There are far fewer species of trees in temperate forests than in tropical forests. Broad-leafed trees, such as oak, birch, chestnut, and maple, make up most of the trees in the southerly reaches. Farther north, colder temperatures encourage the growth of coniferous trees, such as pine, redwood, hemlock, and cedar.
Seasonal contrasts mark this biome; summers are generally warm, and winters are cold, often below freezing, forcing some mammals to hibernate or migrate. Rainfall is often more evenly distributed throughout the year, and in some regions, such as northeastern North America and southeastern Australia, the amount is high enough for temperate rain forests to grow.
Although temperate forests are home to a variety of ground-dwelling mammals, including red foxes, musk deer, rabbits, and wild boars, some forest dwellers have adopted an arboreal lifestyle. Gray squirrels, for instance, are physically well suited to scampering along branches, gripping the bark with their sharp claws, and jumping from tree to tree, using their tail as a counterbalance. Unlike most tree-climbing mammals, such as bears, which climb down back-end first, these squirrels descend head-first.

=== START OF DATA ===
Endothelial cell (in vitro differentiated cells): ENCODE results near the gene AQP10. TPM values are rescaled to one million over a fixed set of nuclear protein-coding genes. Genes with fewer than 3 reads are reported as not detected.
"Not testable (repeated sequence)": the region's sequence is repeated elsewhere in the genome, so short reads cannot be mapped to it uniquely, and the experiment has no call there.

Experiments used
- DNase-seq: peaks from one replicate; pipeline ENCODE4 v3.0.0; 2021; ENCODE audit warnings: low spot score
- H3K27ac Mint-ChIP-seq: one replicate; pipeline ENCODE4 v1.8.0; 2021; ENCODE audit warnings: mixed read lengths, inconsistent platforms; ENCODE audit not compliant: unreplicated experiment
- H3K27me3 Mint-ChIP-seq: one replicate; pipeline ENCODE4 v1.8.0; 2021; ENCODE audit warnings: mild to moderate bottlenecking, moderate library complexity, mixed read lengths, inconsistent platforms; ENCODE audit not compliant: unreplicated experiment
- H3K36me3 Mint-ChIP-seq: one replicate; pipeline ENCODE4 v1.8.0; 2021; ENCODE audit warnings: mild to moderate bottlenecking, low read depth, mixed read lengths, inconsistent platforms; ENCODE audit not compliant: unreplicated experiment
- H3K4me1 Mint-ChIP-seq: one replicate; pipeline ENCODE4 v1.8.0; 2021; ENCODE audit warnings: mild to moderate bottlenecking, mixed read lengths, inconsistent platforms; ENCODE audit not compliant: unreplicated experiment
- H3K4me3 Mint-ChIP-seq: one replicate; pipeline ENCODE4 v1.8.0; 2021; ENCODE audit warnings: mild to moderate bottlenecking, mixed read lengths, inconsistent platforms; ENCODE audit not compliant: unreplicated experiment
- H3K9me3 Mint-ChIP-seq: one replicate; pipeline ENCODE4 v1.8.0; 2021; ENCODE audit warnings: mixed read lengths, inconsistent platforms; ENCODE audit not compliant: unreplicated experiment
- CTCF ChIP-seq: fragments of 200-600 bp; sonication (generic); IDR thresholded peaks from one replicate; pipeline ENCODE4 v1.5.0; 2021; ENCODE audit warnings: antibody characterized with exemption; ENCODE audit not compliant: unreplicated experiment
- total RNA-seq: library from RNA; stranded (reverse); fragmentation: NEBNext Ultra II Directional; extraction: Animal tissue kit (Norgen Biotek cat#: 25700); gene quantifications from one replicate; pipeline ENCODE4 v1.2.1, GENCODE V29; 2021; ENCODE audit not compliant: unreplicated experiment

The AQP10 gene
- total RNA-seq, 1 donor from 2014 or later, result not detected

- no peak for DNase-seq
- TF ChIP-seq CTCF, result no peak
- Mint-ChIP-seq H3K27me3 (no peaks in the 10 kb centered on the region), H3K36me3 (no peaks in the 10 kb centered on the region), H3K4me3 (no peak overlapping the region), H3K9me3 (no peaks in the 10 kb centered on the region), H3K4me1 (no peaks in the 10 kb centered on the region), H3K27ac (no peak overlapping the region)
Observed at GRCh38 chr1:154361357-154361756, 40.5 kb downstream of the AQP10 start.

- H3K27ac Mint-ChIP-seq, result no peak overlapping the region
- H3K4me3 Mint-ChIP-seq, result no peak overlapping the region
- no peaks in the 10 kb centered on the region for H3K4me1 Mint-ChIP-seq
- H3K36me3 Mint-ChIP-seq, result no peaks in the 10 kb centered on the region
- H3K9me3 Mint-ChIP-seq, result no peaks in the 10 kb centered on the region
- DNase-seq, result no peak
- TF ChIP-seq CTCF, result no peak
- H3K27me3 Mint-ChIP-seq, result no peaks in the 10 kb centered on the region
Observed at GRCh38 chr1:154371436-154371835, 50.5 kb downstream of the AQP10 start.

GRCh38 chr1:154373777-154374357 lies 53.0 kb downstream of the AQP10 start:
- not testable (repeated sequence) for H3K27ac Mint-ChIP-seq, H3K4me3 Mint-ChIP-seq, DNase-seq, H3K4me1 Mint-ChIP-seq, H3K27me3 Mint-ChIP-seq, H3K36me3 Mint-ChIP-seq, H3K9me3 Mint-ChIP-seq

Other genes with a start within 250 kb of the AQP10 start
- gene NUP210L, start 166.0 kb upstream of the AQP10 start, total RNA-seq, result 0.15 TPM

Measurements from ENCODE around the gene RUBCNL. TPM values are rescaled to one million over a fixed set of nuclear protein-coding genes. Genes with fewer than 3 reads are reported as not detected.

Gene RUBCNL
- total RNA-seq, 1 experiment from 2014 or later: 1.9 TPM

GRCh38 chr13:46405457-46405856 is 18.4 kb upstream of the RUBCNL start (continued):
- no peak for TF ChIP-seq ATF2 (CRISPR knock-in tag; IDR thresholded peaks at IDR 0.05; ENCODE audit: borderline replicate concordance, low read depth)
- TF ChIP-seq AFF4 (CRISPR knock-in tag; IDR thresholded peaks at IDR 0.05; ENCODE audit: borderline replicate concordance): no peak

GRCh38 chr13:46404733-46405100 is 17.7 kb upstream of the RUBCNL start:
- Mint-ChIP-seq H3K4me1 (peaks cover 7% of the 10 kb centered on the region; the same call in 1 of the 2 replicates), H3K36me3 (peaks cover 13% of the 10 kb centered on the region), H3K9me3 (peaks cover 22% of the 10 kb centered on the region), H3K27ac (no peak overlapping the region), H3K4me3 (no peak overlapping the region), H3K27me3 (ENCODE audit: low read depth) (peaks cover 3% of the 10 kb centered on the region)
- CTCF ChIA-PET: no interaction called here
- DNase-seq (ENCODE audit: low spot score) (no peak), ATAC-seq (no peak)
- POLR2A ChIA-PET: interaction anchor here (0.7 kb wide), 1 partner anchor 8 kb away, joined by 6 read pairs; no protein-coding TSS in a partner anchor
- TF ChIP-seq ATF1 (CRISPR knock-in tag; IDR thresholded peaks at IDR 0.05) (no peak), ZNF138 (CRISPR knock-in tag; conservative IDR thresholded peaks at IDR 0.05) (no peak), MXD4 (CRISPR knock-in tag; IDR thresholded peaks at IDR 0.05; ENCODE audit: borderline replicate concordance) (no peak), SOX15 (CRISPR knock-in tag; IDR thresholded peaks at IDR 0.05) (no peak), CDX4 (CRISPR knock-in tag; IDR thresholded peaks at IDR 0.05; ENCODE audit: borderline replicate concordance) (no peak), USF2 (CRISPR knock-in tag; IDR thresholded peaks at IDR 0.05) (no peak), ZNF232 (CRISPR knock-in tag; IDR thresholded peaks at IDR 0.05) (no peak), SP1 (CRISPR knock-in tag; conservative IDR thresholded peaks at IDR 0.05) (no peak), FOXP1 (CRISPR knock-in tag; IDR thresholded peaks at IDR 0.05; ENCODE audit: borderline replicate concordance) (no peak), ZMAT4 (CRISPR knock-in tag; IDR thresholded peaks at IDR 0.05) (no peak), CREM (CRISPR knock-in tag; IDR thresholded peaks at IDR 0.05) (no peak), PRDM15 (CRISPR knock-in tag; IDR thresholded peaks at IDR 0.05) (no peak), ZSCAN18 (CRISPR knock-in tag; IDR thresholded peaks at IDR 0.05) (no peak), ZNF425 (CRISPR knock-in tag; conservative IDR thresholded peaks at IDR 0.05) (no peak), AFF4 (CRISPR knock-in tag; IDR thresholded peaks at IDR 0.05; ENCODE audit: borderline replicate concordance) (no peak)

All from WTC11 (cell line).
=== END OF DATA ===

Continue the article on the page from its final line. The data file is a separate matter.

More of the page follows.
North American porcupines, which live in both the temperate and northern coniferous forests of North America, are also tree climbers, with rough, nonskid pads on the soles of their feet and a tail equipped with modified spines on the underside. Conifers, such as the eastern hemlock, are their food of choice and their passage is often noted by the appearance of shiny rings girdling the trunk high up, where they have eaten the bark away. Other inveterate climbers include the gray fox (Urocyon cinereoargenteus), which relies on the extended rotatory ability of its fore legs to help it shinny up trees, while pushing with its hind feet like an arboreal bear. An omnivore, the gray fox generally climbs trees to reach fruit or to escape.